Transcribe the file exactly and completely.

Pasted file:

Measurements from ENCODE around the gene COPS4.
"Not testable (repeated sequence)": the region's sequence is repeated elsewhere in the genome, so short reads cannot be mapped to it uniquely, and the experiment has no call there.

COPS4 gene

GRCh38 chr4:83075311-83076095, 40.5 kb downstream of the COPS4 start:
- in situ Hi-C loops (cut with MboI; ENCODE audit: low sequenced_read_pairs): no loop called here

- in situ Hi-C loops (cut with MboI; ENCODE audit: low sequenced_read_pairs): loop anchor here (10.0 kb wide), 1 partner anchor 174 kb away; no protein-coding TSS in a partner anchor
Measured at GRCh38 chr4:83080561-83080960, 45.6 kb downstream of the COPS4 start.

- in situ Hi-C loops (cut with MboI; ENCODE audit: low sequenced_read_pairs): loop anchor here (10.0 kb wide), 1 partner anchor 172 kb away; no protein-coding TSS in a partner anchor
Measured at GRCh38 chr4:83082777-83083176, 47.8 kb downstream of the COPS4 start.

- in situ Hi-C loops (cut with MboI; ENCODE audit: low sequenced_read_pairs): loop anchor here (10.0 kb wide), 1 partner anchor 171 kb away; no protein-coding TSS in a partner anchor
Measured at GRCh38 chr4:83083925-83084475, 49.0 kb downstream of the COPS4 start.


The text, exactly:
Measurements from ENCODE around the gene COPS4.
"Not testable (repeated sequence)": the region's sequence is repeated elsewhere in the genome, so short reads cannot be mapped to it uniquely, and the experiment has no call there.

COPS4 gene

GRCh38 chr4:83075311-83076095, 40.5 kb downstream of the COPS4 start:
- in situ Hi-C loops (cut with MboI; ENCODE audit: low sequenced_read_pairs): no loop called here

- in situ Hi-C loops (cut with MboI; ENCODE audit: low sequenced_read_pairs): loop anchor here (10.0 kb wide), 1 partner anchor 174 kb away; no protein-coding TSS in a partner anchor
Measured at GRCh38 chr4:83080561-83080960, 45.6 kb downstream of the COPS4 start.

- in situ Hi-C loops (cut with MboI; ENCODE audit: low sequenced_read_pairs): loop anchor here (10.0 kb wide), 1 partner anchor 172 kb away; no protein-coding TSS in a partner anchor
Measured at GRCh38 chr4:83082777-83083176, 47.8 kb downstream of the COPS4 start.

- in situ Hi-C loops (cut with MboI; ENCODE audit: low sequenced_read_pairs): loop anchor here (10.0 kb wide), 1 partner anchor 171 kb away; no protein-coding TSS in a partner anchor
Measured at GRCh38 chr4:83083925-83084475, 49.0 kb downstream of the COPS4 start.